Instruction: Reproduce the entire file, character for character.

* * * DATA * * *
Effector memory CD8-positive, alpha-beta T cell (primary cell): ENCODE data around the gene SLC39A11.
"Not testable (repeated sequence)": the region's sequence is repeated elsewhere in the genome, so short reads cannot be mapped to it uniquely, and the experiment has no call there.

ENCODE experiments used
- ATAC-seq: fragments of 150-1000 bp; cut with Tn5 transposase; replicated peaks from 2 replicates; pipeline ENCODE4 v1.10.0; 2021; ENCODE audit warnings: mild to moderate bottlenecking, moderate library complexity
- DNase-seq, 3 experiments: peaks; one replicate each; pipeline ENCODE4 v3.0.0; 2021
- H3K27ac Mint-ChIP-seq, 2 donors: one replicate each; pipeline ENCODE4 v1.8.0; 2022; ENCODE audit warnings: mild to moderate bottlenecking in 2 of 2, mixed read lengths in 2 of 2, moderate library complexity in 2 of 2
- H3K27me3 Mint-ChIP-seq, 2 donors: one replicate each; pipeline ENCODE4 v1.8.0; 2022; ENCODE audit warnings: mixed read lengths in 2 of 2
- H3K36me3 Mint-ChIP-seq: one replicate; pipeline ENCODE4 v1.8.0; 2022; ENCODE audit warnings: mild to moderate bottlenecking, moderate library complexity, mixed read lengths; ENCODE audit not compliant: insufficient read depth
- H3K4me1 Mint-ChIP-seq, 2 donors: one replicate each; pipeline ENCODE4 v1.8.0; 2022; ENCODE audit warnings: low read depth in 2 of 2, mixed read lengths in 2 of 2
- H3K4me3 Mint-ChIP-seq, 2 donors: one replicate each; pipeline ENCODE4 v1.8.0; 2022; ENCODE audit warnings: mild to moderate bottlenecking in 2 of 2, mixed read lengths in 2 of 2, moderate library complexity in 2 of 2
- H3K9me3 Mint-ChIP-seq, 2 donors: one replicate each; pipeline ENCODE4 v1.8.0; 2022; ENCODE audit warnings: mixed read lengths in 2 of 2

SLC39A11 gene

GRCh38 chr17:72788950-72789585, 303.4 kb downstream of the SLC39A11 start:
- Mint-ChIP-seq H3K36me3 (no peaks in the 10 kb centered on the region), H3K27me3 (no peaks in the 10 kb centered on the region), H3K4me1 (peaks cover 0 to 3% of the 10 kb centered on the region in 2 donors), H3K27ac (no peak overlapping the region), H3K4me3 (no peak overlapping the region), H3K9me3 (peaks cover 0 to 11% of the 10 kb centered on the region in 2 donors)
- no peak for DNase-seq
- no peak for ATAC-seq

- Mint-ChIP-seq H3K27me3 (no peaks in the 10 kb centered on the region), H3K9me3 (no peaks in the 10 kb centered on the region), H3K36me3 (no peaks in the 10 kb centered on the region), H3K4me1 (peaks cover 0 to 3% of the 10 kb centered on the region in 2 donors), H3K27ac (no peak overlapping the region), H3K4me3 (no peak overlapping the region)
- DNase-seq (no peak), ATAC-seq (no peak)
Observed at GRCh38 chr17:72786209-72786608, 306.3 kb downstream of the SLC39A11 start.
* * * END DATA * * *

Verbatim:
Effector memory CD8-positive, alpha-beta T cell (primary cell): ENCODE data around the gene SLC39A11.
"Not testable (repeated sequence)": the region's sequence is repeated elsewhere in the genome, so short reads cannot be mapped to it uniquely, and the experiment has no call there.

ENCODE experiments used
- ATAC-seq: fragments of 150-1000 bp; cut with Tn5 transposase; replicated peaks from 2 replicates; pipeline ENCODE4 v1.10.0; 2021; ENCODE audit warnings: mild to moderate bottlenecking, moderate library complexity
- DNase-seq, 3 experiments: peaks; one replicate each; pipeline ENCODE4 v3.0.0; 2021
- H3K27ac Mint-ChIP-seq, 2 donors: one replicate each; pipeline ENCODE4 v1.8.0; 2022; ENCODE audit warnings: mild to moderate bottlenecking in 2 of 2, mixed read lengths in 2 of 2, moderate library complexity in 2 of 2
- H3K27me3 Mint-ChIP-seq, 2 donors: one replicate each; pipeline ENCODE4 v1.8.0; 2022; ENCODE audit warnings: mixed read lengths in 2 of 2
- H3K36me3 Mint-ChIP-seq: one replicate; pipeline ENCODE4 v1.8.0; 2022; ENCODE audit warnings: mild to moderate bottlenecking, moderate library complexity, mixed read lengths; ENCODE audit not compliant: insufficient read depth
- H3K4me1 Mint-ChIP-seq, 2 donors: one replicate each; pipeline ENCODE4 v1.8.0; 2022; ENCODE audit warnings: low read depth in 2 of 2, mixed read lengths in 2 of 2
- H3K4me3 Mint-ChIP-seq, 2 donors: one replicate each; pipeline ENCODE4 v1.8.0; 2022; ENCODE audit warnings: mild to moderate bottlenecking in 2 of 2, mixed read lengths in 2 of 2, moderate library complexity in 2 of 2
- H3K9me3 Mint-ChIP-seq, 2 donors: one replicate each; pipeline ENCODE4 v1.8.0; 2022; ENCODE audit warnings: mixed read lengths in 2 of 2

SLC39A11 gene

GRCh38 chr17:72788950-72789585, 303.4 kb downstream of the SLC39A11 start:
- Mint-ChIP-seq H3K36me3 (no peaks in the 10 kb centered on the region), H3K27me3 (no peaks in the 10 kb centered on the region), H3K4me1 (peaks cover 0 to 3% of the 10 kb centered on the region in 2 donors), H3K27ac (no peak overlapping the region), H3K4me3 (no peak overlapping the region), H3K9me3 (peaks cover 0 to 11% of the 10 kb centered on the region in 2 donors)
- no peak for DNase-seq
- no peak for ATAC-seq

- Mint-ChIP-seq H3K27me3 (no peaks in the 10 kb centered on the region), H3K9me3 (no peaks in the 10 kb centered on the region), H3K36me3 (no peaks in the 10 kb centered on the region), H3K4me1 (peaks cover 0 to 3% of the 10 kb centered on the region in 2 donors), H3K27ac (no peak overlapping the region), H3K4me3 (no peak overlapping the region)
- DNase-seq (no peak), ATAC-seq (no peak)
Observed at GRCh38 chr17:72786209-72786608, 306.3 kb downstream of the SLC39A11 start.